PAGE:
The Financial Conduct Authority (FCA) have launched a consultation on the Consumer Investment Market. They consider it a priority to reduce the harm that many consumers suffer from fraud in this sector. The FCA has this to say:
“We have made significant improvements to this market to protect consumers. But there are over 5,000 financial adviser firms and more than 27,000 individual advisers acting as intermediaries between the consumer and their investment. Dominated by small firms, these complex chains of interdependent products and services – some of which are beyond our regulatory remit – make it easy for bad actors to ‘hide’ and challenging for us to oversee. The consumer investment market is not working as well as it should. Too often consumers receive lower returns than they should because of unsuitable products with high fees. Too often there have been scams and scandals in this market leading to consumer loss. Too often consumers leave their savings in cash because they don’t have confidence in the alternatives. That’s why we have made Consumer Investments a priority in our current Business Plan”.
They also say:
“Some of the most serious harms we see relate to investments outside our regulatory perimeter and online scams, many based overseas. We have limited powers and capabilities in this space, in particular in our ability to deal with online promotions”.
This is now a major problem that the FCA has been particularly poor at dealing with as Mark Taber regularly points out.
The “Call for Input” document only has 38 complex questions so I suspect they are unlikely to get many responses from real consumers, but those interested in financial markets may care to read it. See here: https://www.fca.org.uk/publications/calls-input/consumer-investments
The Government BEIS Department consulted previously on modernising Companies House who maintain the register of companies. The Government’s response to the consultation has now been published. You can read it here: https://www.gov.uk/government/consultations/corporate-transparency-and-register-reform
Company registration, and the identification of company directors is clearly a very essential element in preventing frauds of all kinds, but has been woefully inadequate in the past. The identity of directors is not checked and Companies House even has very limited abilities to query new applications. So you could probably set up a company called Mickey Mouse Ltd with the sole director named as Mickey Mouse. Indeed I did check to see if there was such a company registration. Yes there is a company of that name, although the sole director’s name is different.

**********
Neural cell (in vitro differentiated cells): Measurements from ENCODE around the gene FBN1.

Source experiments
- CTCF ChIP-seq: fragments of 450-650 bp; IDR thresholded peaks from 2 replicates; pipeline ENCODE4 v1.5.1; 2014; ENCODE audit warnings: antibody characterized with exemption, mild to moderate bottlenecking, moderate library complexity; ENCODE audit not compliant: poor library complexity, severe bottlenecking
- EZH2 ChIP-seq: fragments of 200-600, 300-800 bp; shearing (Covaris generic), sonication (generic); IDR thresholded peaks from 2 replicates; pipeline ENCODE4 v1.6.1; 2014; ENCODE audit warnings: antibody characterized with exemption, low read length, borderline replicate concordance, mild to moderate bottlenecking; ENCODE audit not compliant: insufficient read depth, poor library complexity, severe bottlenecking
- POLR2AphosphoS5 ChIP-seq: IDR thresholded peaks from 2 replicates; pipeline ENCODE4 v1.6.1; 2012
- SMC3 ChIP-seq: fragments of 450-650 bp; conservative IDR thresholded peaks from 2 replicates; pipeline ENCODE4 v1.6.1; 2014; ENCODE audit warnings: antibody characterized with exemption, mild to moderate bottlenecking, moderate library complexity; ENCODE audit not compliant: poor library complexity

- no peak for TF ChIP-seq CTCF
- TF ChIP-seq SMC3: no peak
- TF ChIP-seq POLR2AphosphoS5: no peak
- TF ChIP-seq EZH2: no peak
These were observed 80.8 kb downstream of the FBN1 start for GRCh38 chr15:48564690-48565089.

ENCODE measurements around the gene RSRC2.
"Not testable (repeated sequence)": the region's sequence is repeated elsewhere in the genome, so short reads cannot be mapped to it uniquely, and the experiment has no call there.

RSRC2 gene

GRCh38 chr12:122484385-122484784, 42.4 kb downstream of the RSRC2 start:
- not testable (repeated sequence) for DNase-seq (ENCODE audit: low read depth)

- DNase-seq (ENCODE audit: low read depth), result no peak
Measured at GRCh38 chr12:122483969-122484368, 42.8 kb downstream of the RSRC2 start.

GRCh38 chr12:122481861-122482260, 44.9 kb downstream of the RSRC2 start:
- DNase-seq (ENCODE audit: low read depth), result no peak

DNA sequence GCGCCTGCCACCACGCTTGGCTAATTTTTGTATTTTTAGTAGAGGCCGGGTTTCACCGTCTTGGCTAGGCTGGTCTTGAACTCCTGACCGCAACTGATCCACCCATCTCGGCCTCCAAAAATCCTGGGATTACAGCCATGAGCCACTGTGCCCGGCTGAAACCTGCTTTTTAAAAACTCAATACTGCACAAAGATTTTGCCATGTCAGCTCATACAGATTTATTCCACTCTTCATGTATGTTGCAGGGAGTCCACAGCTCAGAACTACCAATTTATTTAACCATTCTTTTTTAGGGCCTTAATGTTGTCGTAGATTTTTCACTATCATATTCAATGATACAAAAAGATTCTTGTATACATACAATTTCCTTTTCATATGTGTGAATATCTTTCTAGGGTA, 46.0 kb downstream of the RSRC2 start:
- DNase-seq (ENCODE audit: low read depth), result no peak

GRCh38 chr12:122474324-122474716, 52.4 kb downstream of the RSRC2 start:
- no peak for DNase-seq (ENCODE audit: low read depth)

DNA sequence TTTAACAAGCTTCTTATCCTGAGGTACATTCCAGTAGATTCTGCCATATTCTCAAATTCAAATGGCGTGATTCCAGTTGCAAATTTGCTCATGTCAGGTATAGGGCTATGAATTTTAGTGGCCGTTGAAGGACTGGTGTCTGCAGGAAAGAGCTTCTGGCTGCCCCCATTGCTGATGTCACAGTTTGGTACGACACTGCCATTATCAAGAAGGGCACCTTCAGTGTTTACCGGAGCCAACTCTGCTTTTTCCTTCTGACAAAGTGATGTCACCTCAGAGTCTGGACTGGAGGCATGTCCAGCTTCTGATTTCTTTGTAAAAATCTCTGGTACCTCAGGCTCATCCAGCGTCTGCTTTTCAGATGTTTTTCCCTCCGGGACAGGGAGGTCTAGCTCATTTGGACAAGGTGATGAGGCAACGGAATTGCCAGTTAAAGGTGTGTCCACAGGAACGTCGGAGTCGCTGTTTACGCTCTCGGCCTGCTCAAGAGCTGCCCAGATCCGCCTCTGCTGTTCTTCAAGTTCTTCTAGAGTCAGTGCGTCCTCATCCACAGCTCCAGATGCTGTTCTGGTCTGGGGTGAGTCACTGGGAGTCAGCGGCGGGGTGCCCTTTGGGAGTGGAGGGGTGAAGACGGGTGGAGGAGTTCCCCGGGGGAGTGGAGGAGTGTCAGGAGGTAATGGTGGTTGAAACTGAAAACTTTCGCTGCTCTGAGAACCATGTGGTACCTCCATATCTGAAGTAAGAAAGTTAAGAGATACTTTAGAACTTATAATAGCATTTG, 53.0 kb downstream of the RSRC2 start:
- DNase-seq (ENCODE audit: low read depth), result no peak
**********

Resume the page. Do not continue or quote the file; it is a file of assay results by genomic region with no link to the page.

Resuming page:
The report even says:
“There are benefits to the UK’s fight against crime: these reforms will increase the accountability of those few that transgress. As noted, the volume of economic crime in the UK is immense and growing. It accounts for almost one third of all crime experienced by individuals. The Home Office estimates that the social and economic cost of fraud to individuals in England and Wales is £4.7 billion per year and the social and economic cost of organised fraud against businesses and the public sector in the UK is £5.9 billion.
We will be able to trace and challenge those who misuse companies through the improved information on those who set up, own, manage and control companies. In partnership with others, our improved analytical capacity will use this information to detect suspicious activity earlier and hold those responsible to account”.
The recommendation to tighten up on the identities of directors has been generally supported so that is likely to be progressed. The ability to suppress some personal information will also be enhanced to improve security over that.
In general I suggest company directors and shareholders should welcome the proposals as a step forward in modernising Companies House, but you may care to review the details.
Roger Lawson (Twitter: https://twitter.com/RogerWLawson )